Down goes Brokman! Down goes Brokman!
Perhaps most people aren’t quite as enthusiastic as Howard Cossell, but there was certainly a large group in opposition to Andrew Brokman that spent their Friday evening poppin’ bottles. If the swarm of list-serv emails I received endorsing Vincent Andrews or the general underground turbulence created by Res. 44 didn’t give it away, Friday’s election results sure did. Andrews received 1,626 votes and Brokman received 1,282 (a 56-44% win). While Brokman attributes the loss to Andrews’s advantageous social position and a pseudo-cabal of conspirators working against him (I would quote more accurately but his post on this matter at OneCornell seems to have disappeared), perhaps there could be more at play.
Is it not possible that Resolution 44 is the giant elephant on Brokman’s mind? The very thing that got him on the pages of the Stun each and every day for the two weeks preceding the elections? The very thing that made Brokman a ‘dorm’-hold name? That drove him to speaking at numerous organizations, groups and committees? Resolution 44 was the Brokman banner that he waved everywhere he campaigned, spoke, quoted, and wrote. ‘Non-discrimination’ was the campaign catchphrase that he was known for – whether he intended it or not.
Our election here at Cornell is not only significant for the proceedings on Campus; it is a microcosm version of an ever-present dilemma in politics and media. An idea was pushed – a very controversial one – and forced as the only reasonable option upon us by mainstream media. We were incessantly bombarded with support for and reasons why Resolution 44 was the next best thing since sliced bread. How opposition to it was irresponsible and immoral – how vital it was to our campus that it should take precedence over basic constitutional rights. If one were to just read our school’s flagship paper each day, he or she would be convinced everyone and everything at Cornell was in support of the resolution. Yet the icon of that resolution failed.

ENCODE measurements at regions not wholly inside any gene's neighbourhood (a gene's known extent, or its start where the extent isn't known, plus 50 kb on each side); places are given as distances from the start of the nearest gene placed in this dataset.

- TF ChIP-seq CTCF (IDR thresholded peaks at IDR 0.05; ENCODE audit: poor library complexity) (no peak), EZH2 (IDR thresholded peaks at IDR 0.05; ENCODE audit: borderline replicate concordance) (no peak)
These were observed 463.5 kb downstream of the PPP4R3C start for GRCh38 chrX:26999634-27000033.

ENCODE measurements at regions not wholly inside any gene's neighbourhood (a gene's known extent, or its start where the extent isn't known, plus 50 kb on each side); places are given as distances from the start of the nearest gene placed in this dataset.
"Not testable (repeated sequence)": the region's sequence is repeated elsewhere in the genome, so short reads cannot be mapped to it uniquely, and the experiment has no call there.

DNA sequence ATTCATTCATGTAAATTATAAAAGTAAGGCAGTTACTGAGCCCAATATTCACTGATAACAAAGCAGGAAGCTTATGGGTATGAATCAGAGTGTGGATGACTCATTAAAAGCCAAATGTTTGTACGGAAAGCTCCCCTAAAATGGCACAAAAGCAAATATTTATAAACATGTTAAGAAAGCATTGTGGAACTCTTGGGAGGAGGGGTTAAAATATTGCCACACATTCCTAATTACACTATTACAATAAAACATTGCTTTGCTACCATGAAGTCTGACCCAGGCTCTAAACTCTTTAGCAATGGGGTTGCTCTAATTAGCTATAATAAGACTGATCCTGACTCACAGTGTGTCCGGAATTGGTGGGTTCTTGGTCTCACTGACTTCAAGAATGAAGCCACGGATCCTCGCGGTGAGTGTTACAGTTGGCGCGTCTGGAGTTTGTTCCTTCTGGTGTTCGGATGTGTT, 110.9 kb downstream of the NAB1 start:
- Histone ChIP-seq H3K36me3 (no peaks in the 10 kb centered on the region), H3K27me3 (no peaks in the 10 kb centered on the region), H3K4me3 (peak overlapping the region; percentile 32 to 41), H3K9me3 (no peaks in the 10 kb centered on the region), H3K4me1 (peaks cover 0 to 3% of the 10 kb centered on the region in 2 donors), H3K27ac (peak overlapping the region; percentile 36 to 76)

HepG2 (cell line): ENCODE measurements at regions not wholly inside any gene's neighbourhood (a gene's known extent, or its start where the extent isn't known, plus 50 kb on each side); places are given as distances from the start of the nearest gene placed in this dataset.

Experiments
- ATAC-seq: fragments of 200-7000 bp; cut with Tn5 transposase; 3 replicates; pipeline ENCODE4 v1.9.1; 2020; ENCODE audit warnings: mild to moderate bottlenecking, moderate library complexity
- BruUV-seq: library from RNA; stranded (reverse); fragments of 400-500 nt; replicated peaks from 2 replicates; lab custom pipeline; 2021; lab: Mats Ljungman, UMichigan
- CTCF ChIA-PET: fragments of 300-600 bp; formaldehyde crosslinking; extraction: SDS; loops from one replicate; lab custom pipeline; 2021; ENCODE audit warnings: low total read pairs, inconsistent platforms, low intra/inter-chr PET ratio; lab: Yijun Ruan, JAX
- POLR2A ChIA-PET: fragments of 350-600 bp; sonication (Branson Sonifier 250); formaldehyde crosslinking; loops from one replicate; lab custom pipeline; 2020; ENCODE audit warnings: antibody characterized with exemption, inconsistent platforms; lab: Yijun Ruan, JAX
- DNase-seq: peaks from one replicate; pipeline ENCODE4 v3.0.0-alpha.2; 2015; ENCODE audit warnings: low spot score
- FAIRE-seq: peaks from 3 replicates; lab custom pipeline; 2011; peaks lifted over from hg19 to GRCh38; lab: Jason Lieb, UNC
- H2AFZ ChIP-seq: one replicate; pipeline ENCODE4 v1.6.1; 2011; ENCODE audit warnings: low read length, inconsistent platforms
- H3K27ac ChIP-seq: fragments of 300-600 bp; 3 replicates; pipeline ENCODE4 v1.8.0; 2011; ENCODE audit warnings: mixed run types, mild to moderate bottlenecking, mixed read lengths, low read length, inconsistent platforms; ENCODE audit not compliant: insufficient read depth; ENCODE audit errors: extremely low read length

It is a classic case of a minority opinion blown out of proportion – made to appear as the majority one. Many people are disgusted by the idea of Resolution 44. Most people are hesitant about it. But the power-hungry and ravenous Left is out of touch. Just as Obama’s Health Care dies in its tracks, Massachusetts goes Red, and Olbermann gets clobbered in TV ratings, Brokman, The Daily Stun, and Resolution 44 have experienced the people’s referendum on bad ideas.
More to come on this subject in next week’s issue of The Review!